First, in 15 seconds, give me a quick introduction to XML.
eXtensible Markup Language (XML) is a technology that allows data to be 1) self-describing, 2) extremely portable, and 3) easily extended with new information. XML is really just a way of formatting information in text data files so you can read it. XML looks like this:
<occupation>Smart Alec… errrrr… I mean consultant</occupation>
In this example, we see three “tags” (firstname, lastname, and occupation) that surround the actual data in the file. The closing tag is prefixed with a slash. Tags can be nested inside of each other to support complex data structures.
So how is XML used?
Even though it was not originally intended for this purpose, XML has become the language of choice for transferring data across disparate computer systems. It is the underlying layer for a number of more sophisticated technologies that depend on portability of files, such as XHTML, WSDL, SOAP, and BPEL. XML is also used for just about every application’s configuration file now-a-days.
Since we began by stating that XML is self-describing, portable, and extensible, let’s take a very quick look at what each of those really means in practice.
What do you really mean by "self-describing"?
XML is self-describing since information resides right next to the descriptive text that helps people (and software) easily understand the meaning of the file’s contents. Note that all of this description comes at the expense of file size and parsing efficiency. So, for example, it is not easy to understand the purpose of a file with only the text “100” in it unless you happen to know what software accesses that file and how that software uses the file’s contents. Obviously, a file that contains the text “My bank account balance is: 100” is much easier to read since it has explanatory text right next to the data, and this is the idea behind XML. We can translate that same account balance information into XML, like this:
What do you really mean by "portable"?
XML is extremely portable because all information in an XML file is text (rather than binary), and therefore it is easily passed from computer to computer regardless of who made the hardware or the operating system. Even numbers in an XML document are text. This portability comes at the price of having to constantly translate between text and whatever the native form is, prior to communication. But regardless of the performance costs, XML is widely embraced.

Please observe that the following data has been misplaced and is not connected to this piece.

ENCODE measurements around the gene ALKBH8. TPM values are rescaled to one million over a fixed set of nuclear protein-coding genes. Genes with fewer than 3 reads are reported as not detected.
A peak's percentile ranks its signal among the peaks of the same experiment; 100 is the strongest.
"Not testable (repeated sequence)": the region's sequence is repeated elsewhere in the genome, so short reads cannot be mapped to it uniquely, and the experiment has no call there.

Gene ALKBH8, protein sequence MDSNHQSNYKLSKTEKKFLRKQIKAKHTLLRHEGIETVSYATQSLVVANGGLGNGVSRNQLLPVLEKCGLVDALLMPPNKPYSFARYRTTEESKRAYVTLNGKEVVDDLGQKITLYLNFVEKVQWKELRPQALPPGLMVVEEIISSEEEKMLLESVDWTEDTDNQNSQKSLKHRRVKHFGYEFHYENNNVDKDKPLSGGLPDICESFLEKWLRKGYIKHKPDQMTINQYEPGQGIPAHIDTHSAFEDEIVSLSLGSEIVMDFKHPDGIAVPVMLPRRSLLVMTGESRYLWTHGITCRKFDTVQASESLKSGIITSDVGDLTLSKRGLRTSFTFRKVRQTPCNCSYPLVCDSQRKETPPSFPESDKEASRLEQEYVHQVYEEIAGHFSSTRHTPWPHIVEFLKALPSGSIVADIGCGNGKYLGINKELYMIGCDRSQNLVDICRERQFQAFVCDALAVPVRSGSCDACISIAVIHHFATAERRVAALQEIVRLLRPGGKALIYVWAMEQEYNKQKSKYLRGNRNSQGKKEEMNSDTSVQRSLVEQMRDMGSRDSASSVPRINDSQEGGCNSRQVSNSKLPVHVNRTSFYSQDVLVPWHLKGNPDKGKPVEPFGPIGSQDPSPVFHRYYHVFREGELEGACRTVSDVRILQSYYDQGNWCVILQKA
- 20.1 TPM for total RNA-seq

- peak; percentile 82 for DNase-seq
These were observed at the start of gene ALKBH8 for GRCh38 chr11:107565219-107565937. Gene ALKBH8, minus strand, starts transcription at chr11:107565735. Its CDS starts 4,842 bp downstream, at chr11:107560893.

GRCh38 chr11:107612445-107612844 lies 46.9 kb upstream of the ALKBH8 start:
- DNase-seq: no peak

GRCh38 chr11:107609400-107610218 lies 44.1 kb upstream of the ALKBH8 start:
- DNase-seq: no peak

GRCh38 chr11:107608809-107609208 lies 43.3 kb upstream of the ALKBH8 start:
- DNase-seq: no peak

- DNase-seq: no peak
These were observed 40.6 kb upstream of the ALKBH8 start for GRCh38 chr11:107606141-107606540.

What do you really mean by "Extensible"?
You can easily add new information to XML files without breaking existing applications that read the file. For example, we could change our sample file to add overdraft information without breaking any existing applications:
Here we have added the additional information that there have been two overdrafts this year without breaking any programs that use this file.
So is XML easy to learn?
There are, of course, lots of books on the syntax of XML, but it’s usually not too hard to figure out the essence of what is contained in an XML document. After looking at a few XML files, you can readily see that tags can be nested inside of each other, tags are case sensitive, and comments are surrounded in this manner: “<!—Here’s a comment -->”. To save space, it is possible to replace the opening/closing tag pair (like “<tag> …values… </tag>”) with a slightly shorter equivalent (as in “<tag …values… />”).
What's the difference between XML and HTML?
XML is often confused with HTML. It looks just like it . But even though XML and HTML documents look very similar, both use tags, and both have the same parent technology, HTML focuses on formatting information for display while XML emphasizes formatting data for easy understanding. XML uses free form opening tags (like “<bankAccountBalance>”) and closing tags (like “</bankAccountBalance>”) to surround data. With HTML, the tags must be from a pre-defined list of tags, including:
- <b>words to appear in bold </b>
- <i>words to appear in italics</i>
- <p>text to appear in a paragraph</p>